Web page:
The Grand Am used the same body as the LeMans, but with its own distinctive front end made of Endura, a flexible urethane that matched the car's body color. The suspension was beefed up, and the interior used the Grand Prix's dashboard (full array of gauges, trimmed in genuine mahogany!) and had bucket seats and a console in both the two-door and four-door models. We don't think of this as unusual now, but at the time bucket seats were almost unheard of in a four-door car, and just to make things a bit more interesting, the Grand Am's reclined, had lumbar support, and were upholstered in a wide-wale corduroy fabric.
If you were so inclined, you could order your Grand Am with a four-speed manual transmission to go with the standard 400-cubic-inch V-8 (the base LeMans engine was a lowly six-cylinder, but most people probably opted for the 350 V-8), or upgrade to Pontiac's 455.
|1973 Pontiac Grand Am two-door and four-door. (Image borrowed from Hans Tore Tangerud/Love to Accelerate)|
So why is my FG Grand Am a '73? As usual, it's in the details. I prefer the grille design used on the '74 and '75 models to the one used in '73, but I much more strongly prefer the horizontal tail lights and overall rear design of the '73 to the vertical design of '74 and '75. (If I wanted to cheat a bit, I suppose I could swap a '74-'75 nose piece.) A white interior was available on the '74 Grand Am, but the genuine mahogany dash was gone (the console still had real mahogany trim). And mine needs to be a four-door, since such an overall package was much more uncommon at the time.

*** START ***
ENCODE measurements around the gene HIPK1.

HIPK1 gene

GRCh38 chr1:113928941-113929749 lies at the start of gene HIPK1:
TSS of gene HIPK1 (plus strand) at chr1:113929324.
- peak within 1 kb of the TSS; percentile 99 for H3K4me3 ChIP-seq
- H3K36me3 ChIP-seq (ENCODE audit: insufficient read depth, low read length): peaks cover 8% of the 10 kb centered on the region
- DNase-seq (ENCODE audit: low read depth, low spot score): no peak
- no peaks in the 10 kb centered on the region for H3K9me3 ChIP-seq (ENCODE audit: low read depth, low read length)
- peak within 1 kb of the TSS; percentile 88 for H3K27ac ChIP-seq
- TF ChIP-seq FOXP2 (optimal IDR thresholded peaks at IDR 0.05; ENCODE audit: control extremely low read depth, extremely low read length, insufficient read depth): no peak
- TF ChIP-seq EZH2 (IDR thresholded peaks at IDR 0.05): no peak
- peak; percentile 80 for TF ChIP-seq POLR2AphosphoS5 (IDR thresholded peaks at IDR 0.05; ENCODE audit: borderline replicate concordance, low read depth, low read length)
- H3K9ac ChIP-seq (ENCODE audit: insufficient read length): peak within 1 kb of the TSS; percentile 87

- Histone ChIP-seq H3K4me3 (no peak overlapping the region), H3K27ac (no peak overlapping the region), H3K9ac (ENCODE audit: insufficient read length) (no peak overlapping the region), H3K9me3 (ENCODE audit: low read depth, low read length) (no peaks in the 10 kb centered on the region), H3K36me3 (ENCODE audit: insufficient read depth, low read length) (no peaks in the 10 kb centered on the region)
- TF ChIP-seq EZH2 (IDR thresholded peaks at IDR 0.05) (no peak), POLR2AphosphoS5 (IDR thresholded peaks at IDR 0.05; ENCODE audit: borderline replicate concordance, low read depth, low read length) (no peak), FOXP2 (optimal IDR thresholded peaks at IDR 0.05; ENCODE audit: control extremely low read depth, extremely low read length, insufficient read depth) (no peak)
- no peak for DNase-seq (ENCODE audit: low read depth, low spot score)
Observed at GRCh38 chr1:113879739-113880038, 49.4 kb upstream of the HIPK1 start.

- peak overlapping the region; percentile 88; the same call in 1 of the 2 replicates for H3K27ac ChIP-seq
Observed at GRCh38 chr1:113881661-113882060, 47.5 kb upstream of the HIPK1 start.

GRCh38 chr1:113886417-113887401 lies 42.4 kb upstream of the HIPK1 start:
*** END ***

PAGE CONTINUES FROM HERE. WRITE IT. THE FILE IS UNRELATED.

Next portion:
And more broadly, my general feeling about the '73-'77 A-bodies is that, regardless of brand or model, the first year of the design was the best, and in each successive year it got a bit more cluttered and overdone. (Of course there are exceptions; I strongly prefer the quad rectangular headlights of the '76-'77 Grand Prix to the single round lights used on the previous three years.)